The Plough Pose

There are numerous therapeutic benefits from practicing this pose that if you they are practiced on a regular basis barring menstrual time, the changes will feel vigorous, young and energetic.


This is again a very effective pose for disorder of the ovaries and uterus and menstrual problem. This pose also develops healthy thyroid and parathyroid and keeps sex glands healthy. This is also extremely beneficial for the spinal column and prevents formation of fat on the stomach, hips and waist.

A lot of people complain about stiffness of the neck and lower back as a result of stress and wrong posture. In the Plough Pose, you stretch the neck and the lower back muscles. At the same time, you achieve a new structure in your back.

As a result of the way, you place the neck and the legs you get hardly any chance to compensate stiffness in the neck or lower back: something that easily happens in other positions. The Plough is also good for your digestion, and it strengthens the kidneys, the liver and the gall bladder.

The Plow Pose (Halasana) is an inversion that can rejuvenate the entire nervous system. This posture can also contract and tone the abdominal organs, giving you the strong yogi core. It also relaxes the neck and shoulders by releasing all the stress and tension you have encountered prior you practice. Plow Pose (Halasana) must be mastered first before attempting any variations of the shoulder stand.

English Name: Plow Pose

Sanskrit Name: Halasana


Plow Pose (Halasana) Step-by-Step

plow-pose

Preparation

  • Lie down on your back on your yoga mat or any cushioned surface. You can place a pile of blankets on top of the floor or the mat for added comfort. Place the blankets under the following points: back, shoulders and elbows. Keep these parts elevated, and the rest should be touching the ground.
  • Bring the shoulders away from the ears slowly.
  • Draw the chin inwards, bringing it towards your chest to lengthen the back of the neck.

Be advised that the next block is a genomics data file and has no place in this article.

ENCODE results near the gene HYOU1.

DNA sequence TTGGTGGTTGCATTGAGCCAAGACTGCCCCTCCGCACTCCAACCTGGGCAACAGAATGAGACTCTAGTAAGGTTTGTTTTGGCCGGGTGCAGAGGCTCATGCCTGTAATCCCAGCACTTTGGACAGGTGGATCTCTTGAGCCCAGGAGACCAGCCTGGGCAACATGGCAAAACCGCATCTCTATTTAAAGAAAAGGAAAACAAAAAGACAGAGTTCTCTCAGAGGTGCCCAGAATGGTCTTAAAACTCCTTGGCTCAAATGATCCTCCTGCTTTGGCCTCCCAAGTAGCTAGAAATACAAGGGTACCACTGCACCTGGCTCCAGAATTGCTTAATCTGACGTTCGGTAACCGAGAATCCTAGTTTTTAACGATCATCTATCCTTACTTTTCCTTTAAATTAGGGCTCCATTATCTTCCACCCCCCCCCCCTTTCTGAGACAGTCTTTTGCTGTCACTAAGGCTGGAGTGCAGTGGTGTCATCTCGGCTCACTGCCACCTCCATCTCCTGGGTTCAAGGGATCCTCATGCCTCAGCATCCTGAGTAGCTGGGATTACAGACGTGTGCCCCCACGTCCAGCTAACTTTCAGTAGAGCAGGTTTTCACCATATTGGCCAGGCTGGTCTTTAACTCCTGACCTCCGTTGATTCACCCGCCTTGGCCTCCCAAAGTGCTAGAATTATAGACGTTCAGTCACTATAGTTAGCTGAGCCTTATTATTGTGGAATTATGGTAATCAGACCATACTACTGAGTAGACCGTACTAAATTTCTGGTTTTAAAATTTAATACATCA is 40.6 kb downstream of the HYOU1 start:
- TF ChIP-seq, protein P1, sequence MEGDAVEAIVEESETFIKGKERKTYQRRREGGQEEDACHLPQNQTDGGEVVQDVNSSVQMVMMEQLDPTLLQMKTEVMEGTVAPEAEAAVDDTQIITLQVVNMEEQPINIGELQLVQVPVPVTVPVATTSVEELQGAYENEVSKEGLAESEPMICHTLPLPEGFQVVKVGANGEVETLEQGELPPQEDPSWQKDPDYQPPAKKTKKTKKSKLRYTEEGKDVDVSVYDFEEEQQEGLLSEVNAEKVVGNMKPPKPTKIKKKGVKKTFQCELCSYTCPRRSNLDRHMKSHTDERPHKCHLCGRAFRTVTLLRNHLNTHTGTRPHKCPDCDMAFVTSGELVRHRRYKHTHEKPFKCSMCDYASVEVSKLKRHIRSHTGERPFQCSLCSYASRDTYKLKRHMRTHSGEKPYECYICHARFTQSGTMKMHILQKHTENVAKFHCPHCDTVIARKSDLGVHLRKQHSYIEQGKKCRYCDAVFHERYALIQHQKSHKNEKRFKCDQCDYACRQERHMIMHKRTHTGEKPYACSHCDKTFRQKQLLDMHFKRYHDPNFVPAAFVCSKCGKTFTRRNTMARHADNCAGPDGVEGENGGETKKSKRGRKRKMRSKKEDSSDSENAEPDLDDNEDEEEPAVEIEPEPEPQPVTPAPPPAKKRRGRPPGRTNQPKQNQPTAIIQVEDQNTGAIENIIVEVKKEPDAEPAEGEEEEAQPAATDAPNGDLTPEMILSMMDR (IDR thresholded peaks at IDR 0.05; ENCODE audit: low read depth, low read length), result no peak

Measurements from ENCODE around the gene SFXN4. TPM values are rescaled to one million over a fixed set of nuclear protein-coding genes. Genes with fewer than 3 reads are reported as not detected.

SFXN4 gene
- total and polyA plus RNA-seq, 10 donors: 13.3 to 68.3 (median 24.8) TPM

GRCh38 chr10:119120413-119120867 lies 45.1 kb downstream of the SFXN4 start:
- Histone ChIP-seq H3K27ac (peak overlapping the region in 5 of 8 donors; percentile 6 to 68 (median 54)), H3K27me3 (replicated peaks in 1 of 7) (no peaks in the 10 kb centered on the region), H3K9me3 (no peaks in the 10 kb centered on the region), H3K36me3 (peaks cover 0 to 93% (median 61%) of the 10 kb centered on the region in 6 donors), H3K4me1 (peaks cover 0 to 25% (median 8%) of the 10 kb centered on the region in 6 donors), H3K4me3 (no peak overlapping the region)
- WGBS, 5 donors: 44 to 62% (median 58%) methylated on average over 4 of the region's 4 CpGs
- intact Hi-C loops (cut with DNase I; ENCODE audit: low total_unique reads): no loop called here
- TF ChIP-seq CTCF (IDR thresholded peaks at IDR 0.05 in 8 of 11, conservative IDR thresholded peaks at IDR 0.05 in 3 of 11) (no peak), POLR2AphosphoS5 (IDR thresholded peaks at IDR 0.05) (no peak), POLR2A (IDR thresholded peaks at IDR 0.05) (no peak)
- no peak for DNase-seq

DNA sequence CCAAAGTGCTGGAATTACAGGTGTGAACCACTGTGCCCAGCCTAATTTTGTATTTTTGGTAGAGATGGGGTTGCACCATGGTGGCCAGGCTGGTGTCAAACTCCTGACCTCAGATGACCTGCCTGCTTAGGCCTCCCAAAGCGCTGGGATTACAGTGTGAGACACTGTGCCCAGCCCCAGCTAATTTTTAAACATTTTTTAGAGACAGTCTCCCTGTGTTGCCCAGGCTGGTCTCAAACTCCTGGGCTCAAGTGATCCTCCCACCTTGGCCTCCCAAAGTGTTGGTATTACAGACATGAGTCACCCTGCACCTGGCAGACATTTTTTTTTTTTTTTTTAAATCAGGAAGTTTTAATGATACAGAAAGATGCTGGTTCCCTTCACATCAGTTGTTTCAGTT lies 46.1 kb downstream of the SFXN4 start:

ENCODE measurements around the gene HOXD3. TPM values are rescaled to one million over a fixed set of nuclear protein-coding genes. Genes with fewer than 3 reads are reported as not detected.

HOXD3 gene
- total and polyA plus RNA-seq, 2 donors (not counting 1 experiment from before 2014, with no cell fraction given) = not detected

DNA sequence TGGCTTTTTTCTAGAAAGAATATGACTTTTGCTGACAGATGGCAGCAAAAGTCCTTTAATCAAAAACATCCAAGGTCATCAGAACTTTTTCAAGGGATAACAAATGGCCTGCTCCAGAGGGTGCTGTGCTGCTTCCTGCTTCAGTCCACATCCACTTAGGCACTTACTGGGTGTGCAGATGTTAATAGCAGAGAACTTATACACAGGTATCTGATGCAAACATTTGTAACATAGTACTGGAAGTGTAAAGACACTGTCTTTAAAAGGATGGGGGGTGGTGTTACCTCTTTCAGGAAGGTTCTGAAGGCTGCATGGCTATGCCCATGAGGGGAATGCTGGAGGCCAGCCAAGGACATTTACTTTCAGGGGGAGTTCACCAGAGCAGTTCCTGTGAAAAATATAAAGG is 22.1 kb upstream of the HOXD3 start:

Do the Pose

  • Bend the knees in toward the chest. Press the palms of your hands firmly on the floor as you extend your feet over the head. Keep the legs straight. If you cannot reach the floor just yet, bring the palms to your lower back.
  • Rest the toes on the floor behind the head, toes tucked under.
  • Hold this pose for 5-10 breaths.

Releasing

  • To come down, lower your buttocks to the floor, and then use your abdominals to help you lower your legs slowly. Keep the back of your head on the floor while doing this.
  • Practice some counter poses to release the neck.

Tips for Beginners

  • Take care not to overdo it, this pose is a very strong forward bend that places a lot of weight on you shoulders and neck.
  • Beginners should use at least three blankets stacked together to elevate the back, shoulders and elbows
  • Keep the head in line with the rest of the vertebral column.

Benefits

  • Stretches and strengthens the shoulders and spine
  • Calms and rejuvenates the entire nervous system (especially the brain)
  • Improves digestion and massages the internal organs
  • Flushes mucous from lungs
  • Relieves the signs of menopause
  • Precautions
  • Do not practice if you have the following:
  • Neck Injuries
  • Back Injuries
  • Diarrhea
  • Eye or Ear Infections
  • Asthma
  • Consult with the doctor first if it’s safe to do the plow pose.  If given consent, seek the help of a registered and experienced yoga teacher to help you do the posture correctly.
  • This pose is not recommended for pregnant women. Consult an experienced Prenatal Yoga teacher if you want to do yoga while pregnant.

Source:

  • Sexy Yoga School
  • Personal experience

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